I devoured When We Were on Fire in one day – practically one sitting. Before I was an atheist, in my adult life, I was part of a couple of Evangelical Christian churches and youth groups during my high school and college days. In this book, Addie Zierman chronicles her own experiences with Evangelicals. It was like reading a memoir by my high school/college self, or at least someone who went to my youth group. I enjoyed reading her experiences in high school with many of the ministries and events that I attended. While Addie and I ended up in different places with our faiths, I related so deeply to her story.
The book follows Addie from age 14, at the beginning of her high school career, to age 29 or 30, when she is a married woman with a new baby. She has both positive and negative things to say about the Evangelical faith, but I think her story is one that anyone who spent any amount of time with “Church People” will relate to easily. Her search for a church later in life if similar to what I have heard many friends go through in their own lives.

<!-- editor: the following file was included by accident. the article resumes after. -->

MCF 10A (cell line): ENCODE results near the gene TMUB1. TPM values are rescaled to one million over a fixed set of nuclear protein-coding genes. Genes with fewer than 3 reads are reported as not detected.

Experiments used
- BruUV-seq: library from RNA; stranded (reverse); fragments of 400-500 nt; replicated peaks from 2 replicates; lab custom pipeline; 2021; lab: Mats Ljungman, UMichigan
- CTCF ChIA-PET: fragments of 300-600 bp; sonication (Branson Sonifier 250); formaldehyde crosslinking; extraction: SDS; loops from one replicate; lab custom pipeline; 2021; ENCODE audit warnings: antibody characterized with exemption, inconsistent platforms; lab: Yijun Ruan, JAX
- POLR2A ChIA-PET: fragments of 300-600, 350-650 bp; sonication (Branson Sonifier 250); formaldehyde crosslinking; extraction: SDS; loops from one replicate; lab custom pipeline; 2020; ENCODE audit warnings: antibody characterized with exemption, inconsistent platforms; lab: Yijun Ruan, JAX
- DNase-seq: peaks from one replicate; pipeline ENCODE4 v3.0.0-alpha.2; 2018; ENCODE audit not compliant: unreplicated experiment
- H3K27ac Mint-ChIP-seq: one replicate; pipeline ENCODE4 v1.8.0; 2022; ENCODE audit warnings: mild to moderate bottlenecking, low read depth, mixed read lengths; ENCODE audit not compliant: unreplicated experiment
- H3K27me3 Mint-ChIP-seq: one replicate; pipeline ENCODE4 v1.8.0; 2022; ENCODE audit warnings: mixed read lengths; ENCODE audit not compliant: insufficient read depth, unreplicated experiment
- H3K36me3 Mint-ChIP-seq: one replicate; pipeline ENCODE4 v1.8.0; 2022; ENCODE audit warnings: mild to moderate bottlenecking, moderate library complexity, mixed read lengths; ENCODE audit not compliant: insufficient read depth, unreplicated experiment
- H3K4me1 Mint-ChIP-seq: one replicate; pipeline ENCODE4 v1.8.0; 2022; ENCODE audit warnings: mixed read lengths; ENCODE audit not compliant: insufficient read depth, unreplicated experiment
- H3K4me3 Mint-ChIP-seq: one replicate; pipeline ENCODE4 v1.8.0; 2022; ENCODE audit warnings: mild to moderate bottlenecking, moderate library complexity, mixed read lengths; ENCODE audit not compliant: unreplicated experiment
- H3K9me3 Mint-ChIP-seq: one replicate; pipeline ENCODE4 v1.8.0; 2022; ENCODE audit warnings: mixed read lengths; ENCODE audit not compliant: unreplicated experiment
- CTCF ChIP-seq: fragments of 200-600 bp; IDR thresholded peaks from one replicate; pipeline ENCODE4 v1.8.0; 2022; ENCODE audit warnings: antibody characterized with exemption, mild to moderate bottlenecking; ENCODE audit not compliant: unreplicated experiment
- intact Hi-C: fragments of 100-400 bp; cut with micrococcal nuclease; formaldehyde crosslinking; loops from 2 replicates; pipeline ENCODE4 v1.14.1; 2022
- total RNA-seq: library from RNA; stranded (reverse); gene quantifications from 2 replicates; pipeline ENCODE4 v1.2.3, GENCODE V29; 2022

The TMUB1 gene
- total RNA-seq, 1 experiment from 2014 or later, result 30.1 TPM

This book alternates between first person and second person from chapter to chapter, which is a little odd, but I think it aids in getting the reader to relate to the character of Addie. Or perhaps it was written that way to help Addie distance herself from some of the traumas in her past. I’m not entirely sure, but it was unique. The beginning of each chapter also includes a definition of an Evangelical term, which would be helpful for people with less experience in the faith. I found those definitions to be comical but also nostalgic. I had forgotten some of the phrases since I’ve been away from the church for about 15 years.
I don’t usually enjoy memoirs, but this one hit close to home, and I couldn’t put it down. It helped that the book was only 231 pages long.
Rating: 4 Stars